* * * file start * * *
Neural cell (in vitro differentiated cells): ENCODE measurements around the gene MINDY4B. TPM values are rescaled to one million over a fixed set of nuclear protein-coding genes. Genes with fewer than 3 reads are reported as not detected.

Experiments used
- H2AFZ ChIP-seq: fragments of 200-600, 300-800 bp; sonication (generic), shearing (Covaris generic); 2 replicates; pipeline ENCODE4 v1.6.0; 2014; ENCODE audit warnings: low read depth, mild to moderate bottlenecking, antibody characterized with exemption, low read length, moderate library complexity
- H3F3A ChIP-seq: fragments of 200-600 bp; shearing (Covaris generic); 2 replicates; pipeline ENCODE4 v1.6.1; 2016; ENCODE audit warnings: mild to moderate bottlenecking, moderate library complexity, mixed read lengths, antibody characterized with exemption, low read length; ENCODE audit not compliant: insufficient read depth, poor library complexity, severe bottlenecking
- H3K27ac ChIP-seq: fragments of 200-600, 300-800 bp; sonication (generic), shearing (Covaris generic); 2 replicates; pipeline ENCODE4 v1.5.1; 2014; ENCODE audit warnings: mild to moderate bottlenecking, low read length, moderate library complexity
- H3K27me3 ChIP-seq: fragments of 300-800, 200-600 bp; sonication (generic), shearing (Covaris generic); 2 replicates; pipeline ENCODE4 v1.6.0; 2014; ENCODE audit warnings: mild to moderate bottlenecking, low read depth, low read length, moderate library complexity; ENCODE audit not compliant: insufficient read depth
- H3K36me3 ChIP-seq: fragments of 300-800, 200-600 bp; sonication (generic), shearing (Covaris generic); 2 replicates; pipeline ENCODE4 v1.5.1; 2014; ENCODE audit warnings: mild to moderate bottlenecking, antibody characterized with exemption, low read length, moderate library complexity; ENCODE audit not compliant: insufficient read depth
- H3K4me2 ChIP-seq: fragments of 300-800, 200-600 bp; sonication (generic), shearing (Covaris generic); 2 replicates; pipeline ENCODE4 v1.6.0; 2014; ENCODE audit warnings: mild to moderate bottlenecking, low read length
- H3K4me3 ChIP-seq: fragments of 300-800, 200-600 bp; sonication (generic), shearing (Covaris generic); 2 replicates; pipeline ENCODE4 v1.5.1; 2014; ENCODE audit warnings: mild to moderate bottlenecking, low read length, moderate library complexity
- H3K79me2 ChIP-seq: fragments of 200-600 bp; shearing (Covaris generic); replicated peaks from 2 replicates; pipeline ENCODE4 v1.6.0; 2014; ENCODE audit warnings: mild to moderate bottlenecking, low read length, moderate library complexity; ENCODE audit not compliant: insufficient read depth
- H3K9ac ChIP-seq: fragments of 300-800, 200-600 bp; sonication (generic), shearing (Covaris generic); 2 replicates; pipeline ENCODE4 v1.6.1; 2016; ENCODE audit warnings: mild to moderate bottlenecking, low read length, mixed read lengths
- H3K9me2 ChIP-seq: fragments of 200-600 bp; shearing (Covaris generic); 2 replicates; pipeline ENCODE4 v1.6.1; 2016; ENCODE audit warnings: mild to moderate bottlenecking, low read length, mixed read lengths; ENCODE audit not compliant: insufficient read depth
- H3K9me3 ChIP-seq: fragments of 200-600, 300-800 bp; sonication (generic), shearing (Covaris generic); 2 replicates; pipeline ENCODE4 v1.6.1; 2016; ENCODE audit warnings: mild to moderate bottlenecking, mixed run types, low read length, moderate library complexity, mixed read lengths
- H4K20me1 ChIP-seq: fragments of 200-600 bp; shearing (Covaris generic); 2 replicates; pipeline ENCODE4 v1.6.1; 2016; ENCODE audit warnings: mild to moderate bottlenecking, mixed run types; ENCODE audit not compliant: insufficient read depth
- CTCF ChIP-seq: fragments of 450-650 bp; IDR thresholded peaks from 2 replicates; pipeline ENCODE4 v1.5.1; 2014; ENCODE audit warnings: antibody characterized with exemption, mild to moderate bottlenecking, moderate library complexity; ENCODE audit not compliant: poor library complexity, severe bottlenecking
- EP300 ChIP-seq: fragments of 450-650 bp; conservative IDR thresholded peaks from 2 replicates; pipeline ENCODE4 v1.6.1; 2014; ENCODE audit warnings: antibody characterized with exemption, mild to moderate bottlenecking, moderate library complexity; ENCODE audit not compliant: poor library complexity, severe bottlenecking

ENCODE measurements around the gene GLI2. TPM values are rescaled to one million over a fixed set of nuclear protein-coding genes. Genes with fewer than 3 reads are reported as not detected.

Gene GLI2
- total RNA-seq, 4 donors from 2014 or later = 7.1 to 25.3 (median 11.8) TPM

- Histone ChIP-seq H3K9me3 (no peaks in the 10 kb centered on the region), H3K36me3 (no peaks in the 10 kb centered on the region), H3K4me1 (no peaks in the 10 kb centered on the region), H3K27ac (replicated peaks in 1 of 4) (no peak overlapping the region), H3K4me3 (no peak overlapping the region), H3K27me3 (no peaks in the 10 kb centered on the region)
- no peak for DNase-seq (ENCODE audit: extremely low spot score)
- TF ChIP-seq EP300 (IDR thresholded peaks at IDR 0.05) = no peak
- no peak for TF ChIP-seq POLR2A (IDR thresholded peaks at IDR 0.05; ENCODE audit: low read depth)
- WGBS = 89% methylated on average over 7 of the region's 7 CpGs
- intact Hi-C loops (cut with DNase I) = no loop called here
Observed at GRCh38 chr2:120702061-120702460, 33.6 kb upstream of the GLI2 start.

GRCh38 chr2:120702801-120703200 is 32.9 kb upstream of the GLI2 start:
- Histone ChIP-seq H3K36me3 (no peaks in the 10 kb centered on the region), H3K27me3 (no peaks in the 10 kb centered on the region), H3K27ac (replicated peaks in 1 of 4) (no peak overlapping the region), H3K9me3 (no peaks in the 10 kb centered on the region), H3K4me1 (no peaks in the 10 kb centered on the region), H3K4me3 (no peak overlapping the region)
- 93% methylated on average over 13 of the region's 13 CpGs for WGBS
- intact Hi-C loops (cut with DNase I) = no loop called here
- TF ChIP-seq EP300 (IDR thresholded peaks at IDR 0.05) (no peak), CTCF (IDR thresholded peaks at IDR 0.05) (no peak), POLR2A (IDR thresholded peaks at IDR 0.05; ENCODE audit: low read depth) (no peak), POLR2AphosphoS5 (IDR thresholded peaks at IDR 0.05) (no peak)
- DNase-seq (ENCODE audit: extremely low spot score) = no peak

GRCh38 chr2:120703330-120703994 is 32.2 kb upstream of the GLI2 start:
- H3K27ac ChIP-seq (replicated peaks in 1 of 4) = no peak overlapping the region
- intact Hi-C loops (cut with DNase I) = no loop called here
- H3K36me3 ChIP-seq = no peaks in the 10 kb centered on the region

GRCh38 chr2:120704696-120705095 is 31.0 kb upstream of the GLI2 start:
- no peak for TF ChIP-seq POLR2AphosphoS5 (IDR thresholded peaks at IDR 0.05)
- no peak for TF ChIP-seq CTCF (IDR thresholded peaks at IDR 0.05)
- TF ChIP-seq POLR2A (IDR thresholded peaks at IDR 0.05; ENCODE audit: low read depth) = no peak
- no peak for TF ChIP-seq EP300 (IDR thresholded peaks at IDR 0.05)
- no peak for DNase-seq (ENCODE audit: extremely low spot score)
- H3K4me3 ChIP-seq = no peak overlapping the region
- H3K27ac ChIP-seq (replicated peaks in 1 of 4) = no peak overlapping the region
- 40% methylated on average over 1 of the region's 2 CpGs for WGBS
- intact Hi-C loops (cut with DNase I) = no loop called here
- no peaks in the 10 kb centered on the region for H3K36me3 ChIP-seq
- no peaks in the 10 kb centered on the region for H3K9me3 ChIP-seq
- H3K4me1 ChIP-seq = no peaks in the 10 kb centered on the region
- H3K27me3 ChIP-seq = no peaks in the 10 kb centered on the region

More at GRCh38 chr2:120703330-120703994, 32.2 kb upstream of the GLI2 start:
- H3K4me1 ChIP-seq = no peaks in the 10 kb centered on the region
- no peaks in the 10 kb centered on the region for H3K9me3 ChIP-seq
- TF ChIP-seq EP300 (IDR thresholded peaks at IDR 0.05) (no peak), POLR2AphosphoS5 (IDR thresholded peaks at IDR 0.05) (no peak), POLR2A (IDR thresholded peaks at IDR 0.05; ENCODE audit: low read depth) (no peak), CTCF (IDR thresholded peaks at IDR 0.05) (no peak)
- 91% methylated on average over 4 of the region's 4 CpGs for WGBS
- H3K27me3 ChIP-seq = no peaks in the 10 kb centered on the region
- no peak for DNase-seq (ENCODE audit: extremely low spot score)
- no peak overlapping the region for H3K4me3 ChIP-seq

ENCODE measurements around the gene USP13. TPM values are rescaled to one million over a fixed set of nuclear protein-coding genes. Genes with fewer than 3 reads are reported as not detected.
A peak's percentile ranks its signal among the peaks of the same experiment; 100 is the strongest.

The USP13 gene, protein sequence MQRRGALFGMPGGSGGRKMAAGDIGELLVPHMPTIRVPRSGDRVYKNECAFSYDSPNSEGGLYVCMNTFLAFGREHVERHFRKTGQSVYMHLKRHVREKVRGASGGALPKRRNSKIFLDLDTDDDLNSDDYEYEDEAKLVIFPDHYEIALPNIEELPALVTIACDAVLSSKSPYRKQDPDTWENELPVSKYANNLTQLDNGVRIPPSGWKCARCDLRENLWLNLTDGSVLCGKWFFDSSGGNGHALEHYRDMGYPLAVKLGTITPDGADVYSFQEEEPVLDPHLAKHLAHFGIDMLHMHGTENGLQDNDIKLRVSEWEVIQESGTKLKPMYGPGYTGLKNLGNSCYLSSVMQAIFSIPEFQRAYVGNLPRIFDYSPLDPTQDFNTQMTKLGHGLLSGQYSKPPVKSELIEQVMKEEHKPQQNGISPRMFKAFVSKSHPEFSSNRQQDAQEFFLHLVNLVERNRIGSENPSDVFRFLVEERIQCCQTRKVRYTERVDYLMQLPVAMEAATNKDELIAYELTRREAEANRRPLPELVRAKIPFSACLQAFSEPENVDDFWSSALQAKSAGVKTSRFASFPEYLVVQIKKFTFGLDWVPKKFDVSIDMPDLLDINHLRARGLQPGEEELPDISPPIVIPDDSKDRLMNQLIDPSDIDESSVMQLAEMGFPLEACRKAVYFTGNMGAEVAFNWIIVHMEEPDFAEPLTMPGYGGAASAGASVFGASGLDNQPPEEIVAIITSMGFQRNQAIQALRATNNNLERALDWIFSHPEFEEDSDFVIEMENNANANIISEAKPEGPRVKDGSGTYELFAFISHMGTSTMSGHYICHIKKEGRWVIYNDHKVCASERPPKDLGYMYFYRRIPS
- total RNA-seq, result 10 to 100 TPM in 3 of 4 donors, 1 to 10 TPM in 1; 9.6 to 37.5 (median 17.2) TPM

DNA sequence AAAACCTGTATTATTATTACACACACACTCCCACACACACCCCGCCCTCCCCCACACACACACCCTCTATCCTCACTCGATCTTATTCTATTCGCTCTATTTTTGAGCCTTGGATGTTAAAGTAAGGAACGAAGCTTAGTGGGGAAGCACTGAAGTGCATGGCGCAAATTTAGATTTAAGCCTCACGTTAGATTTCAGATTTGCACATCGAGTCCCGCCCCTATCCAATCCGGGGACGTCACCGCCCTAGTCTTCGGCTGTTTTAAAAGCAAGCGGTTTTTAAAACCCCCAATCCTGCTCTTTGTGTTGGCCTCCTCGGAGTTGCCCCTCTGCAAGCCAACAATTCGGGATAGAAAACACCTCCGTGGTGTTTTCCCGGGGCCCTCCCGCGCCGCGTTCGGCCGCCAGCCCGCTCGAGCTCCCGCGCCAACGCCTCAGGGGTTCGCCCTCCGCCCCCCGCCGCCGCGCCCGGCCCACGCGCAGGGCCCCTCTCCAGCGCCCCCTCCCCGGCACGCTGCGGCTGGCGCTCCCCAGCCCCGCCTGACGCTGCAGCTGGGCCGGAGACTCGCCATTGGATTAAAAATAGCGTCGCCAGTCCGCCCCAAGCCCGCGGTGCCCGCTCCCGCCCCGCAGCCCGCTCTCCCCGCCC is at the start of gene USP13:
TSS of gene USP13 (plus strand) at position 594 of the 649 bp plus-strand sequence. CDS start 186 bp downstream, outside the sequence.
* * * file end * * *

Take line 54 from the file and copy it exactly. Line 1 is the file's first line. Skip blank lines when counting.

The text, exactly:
- TF ChIP-seq EP300 (IDR thresholded peaks at IDR 0.05) (no peak), POLR2AphosphoS5 (IDR thresholded peaks at IDR 0.05) (no peak), POLR2A (IDR thresholded peaks at IDR 0.05; ENCODE audit: low read depth) (no peak), CTCF (IDR thresholded peaks at IDR 0.05) (no peak)